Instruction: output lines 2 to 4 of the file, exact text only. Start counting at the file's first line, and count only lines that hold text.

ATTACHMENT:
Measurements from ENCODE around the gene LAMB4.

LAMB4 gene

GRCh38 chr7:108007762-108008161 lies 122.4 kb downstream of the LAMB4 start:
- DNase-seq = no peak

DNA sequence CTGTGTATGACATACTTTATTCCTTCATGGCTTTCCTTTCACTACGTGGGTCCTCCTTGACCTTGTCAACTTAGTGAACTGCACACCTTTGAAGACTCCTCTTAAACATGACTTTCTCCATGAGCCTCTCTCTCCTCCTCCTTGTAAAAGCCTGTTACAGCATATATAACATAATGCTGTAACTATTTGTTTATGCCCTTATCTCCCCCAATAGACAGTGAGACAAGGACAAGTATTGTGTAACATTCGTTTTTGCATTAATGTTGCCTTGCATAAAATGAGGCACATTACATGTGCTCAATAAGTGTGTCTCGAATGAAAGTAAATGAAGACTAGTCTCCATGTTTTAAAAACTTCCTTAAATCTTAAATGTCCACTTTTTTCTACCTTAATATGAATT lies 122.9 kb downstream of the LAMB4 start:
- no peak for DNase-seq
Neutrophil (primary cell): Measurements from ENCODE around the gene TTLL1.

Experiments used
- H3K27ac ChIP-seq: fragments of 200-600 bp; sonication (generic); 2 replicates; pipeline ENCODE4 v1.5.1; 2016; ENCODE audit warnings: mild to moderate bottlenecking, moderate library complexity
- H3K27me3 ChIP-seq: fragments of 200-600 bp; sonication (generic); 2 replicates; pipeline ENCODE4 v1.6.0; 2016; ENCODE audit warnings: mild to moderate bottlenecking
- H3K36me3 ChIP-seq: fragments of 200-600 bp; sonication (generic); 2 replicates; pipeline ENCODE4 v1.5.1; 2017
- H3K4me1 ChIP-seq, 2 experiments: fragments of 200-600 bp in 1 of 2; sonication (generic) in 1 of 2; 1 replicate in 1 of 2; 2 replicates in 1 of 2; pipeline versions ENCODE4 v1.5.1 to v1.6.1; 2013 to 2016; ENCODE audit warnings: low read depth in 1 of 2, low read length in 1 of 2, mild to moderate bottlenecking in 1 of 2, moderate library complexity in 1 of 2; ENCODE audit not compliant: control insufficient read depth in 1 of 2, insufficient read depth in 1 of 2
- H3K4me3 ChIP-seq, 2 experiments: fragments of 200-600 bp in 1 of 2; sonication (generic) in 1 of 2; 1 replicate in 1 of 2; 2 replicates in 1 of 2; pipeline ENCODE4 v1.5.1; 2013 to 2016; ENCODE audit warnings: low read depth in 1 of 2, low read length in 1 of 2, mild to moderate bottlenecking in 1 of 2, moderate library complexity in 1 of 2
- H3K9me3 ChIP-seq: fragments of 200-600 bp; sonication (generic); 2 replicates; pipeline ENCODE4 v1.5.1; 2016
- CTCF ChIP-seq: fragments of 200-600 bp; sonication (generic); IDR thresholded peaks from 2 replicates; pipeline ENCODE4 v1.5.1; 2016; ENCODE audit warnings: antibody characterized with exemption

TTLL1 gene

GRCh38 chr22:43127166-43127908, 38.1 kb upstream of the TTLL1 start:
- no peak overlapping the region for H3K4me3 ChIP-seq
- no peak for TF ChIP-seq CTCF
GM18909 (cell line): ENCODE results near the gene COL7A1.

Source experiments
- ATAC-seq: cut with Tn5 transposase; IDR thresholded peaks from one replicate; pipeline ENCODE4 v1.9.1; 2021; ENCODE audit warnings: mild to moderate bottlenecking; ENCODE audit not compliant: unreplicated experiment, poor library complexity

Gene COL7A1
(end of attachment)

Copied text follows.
LAMB4 gene

GRCh38 chr7:108007762-108008161 lies 122.4 kb downstream of the LAMB4 start:
- DNase-seq = no peak